Regular readers will recall that the Swatch Group – which owns the Hamilton brand – lost their trademark infringement lawsuit against Vortic, makers of “up-cycled” wristwatches. Vortic is back to selling modified Hamilton pocket watches and Swatch was back in court defending itself against F1 driver Lewis Hamilton, of all people. This time Swatch won. Talk about a no-brainer . . .
After a three year legal battle, the European Union Intellectual Property Office (EUIPO) threw out a cancellation application against the Hamilton Watch Company by Mercedes’ main man. Lewis Hamilton the driver sued Hamilton the watchmaker to stop Hamilton the watchmaker from trademarking the name “Hamilton” in Europe.
Given that Hamilton has been selling Hamilton watches since 1892 (albeit switching to Swiss ownership in 1972), the fact that the F1 stud’s application to the EU Court managed to survive this long is beyond imagination. But not beyond money, obviously.
Lewis Hamilton is worth some $285m. But not forever, if his handlers enable this is the kind of legal and financial stupidity. From a PR point-of-view, you’d think that his official watch sponsor, IWC, would have moved metaphorical mountains to strangle their “ambassador’s” legal action in its crib. Which they probably did. To no avail.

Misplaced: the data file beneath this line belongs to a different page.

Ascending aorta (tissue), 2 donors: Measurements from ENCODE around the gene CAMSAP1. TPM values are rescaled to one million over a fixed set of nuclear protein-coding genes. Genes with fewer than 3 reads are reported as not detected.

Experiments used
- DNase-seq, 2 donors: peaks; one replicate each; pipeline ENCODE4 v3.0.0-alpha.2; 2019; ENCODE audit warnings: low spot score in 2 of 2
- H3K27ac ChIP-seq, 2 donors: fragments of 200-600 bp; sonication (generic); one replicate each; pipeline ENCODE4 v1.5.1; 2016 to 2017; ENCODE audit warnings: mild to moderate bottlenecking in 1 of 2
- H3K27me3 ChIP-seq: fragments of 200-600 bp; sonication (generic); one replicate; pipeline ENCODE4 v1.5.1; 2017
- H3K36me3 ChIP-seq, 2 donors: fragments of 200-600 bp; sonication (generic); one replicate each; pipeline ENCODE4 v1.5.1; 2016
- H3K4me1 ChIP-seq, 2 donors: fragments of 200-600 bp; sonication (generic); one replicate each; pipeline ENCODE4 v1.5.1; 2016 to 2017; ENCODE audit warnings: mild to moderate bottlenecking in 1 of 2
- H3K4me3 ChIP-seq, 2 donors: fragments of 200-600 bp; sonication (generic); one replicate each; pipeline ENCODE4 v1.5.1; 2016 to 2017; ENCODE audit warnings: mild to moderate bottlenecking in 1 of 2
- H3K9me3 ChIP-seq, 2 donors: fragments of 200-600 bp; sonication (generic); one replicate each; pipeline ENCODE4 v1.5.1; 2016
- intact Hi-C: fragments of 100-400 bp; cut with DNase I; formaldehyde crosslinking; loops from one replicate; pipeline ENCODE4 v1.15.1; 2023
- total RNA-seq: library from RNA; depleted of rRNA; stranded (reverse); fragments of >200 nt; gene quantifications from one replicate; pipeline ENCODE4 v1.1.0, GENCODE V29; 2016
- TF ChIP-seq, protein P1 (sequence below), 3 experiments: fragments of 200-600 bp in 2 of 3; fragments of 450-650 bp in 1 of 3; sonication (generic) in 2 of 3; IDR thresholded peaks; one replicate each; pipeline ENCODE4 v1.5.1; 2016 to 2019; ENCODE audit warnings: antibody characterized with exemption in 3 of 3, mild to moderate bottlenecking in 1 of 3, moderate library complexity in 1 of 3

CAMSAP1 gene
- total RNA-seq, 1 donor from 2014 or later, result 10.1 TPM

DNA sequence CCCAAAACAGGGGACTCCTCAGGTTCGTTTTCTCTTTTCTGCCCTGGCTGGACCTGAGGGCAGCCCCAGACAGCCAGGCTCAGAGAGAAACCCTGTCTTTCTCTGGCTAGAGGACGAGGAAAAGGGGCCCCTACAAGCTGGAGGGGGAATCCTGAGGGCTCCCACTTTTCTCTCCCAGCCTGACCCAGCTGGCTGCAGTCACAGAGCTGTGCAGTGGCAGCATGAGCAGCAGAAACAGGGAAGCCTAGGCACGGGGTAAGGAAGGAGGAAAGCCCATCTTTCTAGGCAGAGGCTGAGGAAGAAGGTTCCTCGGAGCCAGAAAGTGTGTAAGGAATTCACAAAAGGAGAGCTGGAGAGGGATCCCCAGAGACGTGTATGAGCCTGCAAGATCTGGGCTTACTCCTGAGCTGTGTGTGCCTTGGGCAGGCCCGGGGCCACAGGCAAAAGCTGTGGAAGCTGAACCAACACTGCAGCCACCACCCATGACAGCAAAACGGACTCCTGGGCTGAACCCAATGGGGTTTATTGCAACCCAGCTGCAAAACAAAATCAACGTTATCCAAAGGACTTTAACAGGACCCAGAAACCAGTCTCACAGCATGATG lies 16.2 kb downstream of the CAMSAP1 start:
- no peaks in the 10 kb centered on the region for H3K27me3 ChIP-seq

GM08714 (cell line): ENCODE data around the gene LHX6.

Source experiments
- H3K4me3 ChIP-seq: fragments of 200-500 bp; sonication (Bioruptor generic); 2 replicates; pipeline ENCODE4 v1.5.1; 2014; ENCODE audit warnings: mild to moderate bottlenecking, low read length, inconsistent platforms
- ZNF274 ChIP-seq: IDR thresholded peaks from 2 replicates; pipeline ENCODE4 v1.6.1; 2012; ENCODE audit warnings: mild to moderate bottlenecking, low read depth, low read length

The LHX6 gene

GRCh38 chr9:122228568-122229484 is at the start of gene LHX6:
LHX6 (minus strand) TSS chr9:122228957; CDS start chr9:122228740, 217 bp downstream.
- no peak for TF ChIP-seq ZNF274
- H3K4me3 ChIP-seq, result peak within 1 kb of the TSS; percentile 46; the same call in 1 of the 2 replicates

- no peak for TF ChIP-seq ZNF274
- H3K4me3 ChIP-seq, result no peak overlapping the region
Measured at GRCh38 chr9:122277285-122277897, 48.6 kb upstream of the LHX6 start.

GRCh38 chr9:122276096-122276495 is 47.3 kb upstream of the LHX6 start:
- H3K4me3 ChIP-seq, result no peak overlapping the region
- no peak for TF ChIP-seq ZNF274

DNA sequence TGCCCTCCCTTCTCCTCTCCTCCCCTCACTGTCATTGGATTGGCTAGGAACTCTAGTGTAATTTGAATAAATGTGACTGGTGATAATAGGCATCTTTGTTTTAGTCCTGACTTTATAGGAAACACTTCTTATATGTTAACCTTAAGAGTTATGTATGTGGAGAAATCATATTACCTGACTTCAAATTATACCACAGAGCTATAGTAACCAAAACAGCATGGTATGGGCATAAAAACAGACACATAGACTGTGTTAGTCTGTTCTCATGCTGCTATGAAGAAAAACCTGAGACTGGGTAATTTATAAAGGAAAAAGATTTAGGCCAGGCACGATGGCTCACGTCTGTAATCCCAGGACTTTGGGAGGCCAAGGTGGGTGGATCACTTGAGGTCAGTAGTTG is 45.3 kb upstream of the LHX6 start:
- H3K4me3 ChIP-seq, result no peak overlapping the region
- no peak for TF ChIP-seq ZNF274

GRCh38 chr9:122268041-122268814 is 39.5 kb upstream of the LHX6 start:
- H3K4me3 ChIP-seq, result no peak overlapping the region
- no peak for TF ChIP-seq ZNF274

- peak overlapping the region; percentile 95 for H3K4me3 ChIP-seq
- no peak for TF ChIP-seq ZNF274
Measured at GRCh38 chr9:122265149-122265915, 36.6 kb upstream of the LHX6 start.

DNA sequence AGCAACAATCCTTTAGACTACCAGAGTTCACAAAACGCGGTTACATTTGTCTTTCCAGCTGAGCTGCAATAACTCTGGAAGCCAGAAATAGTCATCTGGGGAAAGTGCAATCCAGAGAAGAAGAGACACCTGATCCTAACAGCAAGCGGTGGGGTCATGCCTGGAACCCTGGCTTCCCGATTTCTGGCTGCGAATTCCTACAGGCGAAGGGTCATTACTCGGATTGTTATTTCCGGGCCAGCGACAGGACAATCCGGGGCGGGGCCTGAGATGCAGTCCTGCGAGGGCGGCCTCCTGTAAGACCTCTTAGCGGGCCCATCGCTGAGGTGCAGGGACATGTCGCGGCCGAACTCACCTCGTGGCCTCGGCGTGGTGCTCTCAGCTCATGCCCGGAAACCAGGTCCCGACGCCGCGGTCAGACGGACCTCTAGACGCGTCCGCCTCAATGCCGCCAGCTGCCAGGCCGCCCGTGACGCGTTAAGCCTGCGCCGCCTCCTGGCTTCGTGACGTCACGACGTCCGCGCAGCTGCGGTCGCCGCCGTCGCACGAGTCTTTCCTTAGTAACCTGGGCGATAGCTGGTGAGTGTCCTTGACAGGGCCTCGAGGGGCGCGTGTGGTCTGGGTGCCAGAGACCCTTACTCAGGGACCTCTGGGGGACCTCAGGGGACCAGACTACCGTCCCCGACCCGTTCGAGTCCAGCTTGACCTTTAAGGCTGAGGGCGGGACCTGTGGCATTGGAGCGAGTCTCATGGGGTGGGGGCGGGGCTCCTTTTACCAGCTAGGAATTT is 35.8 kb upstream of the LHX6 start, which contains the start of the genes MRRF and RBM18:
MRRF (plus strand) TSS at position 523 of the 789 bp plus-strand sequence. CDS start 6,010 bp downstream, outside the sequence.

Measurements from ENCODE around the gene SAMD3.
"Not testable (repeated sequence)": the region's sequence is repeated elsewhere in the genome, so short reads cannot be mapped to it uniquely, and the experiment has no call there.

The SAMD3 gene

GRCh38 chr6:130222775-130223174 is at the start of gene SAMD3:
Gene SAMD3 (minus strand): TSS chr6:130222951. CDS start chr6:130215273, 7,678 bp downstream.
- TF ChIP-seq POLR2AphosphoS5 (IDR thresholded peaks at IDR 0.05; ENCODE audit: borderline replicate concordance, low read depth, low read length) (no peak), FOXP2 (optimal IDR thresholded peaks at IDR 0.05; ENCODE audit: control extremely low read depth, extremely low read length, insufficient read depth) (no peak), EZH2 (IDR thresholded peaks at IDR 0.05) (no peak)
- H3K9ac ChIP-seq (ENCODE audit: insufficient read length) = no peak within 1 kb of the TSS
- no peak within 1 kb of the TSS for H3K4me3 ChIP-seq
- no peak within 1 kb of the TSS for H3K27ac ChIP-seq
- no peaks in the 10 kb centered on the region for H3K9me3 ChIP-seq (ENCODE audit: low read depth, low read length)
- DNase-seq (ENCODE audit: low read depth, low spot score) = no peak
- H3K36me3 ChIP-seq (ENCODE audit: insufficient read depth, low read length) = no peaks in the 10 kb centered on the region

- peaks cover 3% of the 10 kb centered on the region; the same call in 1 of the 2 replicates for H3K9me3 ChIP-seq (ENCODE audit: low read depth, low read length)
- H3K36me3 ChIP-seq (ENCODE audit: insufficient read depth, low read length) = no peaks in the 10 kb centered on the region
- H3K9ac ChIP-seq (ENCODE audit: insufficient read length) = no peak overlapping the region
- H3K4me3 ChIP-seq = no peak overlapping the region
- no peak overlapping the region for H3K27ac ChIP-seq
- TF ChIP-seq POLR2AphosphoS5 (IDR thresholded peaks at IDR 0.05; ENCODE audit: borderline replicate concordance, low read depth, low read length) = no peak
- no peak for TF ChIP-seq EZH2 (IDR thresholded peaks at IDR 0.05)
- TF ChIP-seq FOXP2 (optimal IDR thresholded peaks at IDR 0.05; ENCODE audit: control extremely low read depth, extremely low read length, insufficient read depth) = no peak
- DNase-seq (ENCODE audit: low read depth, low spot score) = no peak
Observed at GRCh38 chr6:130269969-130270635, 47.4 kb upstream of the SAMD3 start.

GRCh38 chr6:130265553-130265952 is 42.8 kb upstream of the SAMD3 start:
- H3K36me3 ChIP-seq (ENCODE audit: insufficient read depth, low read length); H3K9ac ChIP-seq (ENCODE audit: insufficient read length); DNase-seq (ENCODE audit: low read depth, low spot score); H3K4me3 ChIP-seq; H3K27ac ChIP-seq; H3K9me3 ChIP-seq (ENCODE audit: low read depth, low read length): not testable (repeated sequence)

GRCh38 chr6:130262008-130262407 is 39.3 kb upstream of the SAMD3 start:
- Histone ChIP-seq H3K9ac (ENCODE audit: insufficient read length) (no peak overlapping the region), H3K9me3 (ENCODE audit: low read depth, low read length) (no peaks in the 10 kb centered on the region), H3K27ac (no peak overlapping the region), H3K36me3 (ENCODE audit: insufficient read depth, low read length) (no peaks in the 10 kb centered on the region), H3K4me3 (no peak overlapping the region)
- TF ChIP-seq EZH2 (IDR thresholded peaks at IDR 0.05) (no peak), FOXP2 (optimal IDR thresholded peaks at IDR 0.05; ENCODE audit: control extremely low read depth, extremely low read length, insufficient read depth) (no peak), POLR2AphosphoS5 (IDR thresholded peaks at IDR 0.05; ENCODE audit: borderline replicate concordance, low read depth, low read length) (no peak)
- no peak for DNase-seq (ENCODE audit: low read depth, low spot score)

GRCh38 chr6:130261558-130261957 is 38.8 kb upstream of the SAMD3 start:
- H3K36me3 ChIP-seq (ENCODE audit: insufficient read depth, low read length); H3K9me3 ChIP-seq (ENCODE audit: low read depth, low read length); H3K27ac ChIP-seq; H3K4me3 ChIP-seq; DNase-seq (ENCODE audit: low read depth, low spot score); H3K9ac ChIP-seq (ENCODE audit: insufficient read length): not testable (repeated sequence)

“The contested mark consists solely of one word ‘HAMILTON’, and not ‘LEWIS HAMILTON’,” the court ruled. “It is a rather common surname in English-speaking countries . . . There is no ‘natural right’ for a person to have his or her own name registered as a trademark, when that would infringe third parties’ rights.”
What’s more, “Even the cancellation applicant explicitly accepted that the contested mark ‘HAMILTON’ had been used since 1892, i.e. even before the date of birth of ‘Lewis Hamilton’ as a natural person.” Ninety-three years before the Hertfordshire-born driver left his mother’s birth canal.
The Court’s ruling won’t ding Mr. Hamilton’s racing career. One wonders more about the Hamilton Watch Company’s future. Under Swatch’s stewardship, Hamilton has been making its money selling retro-style mechanical timepieces for under a grand – the exact market where the smartwatch is kicking all kinds of ass. The next gen can’t even read an analogue watch.
The recently released Hamilton PSR – an LED watch harkening back to the boom-and-bust ’70’s timepiece that ended Hamilton’s American adventure – could well be a horological harbinger of doom. In other words, Hamilton may have won the battle – protecting the exclusive right to make Hamilton-branded products – but they look set to lose the war.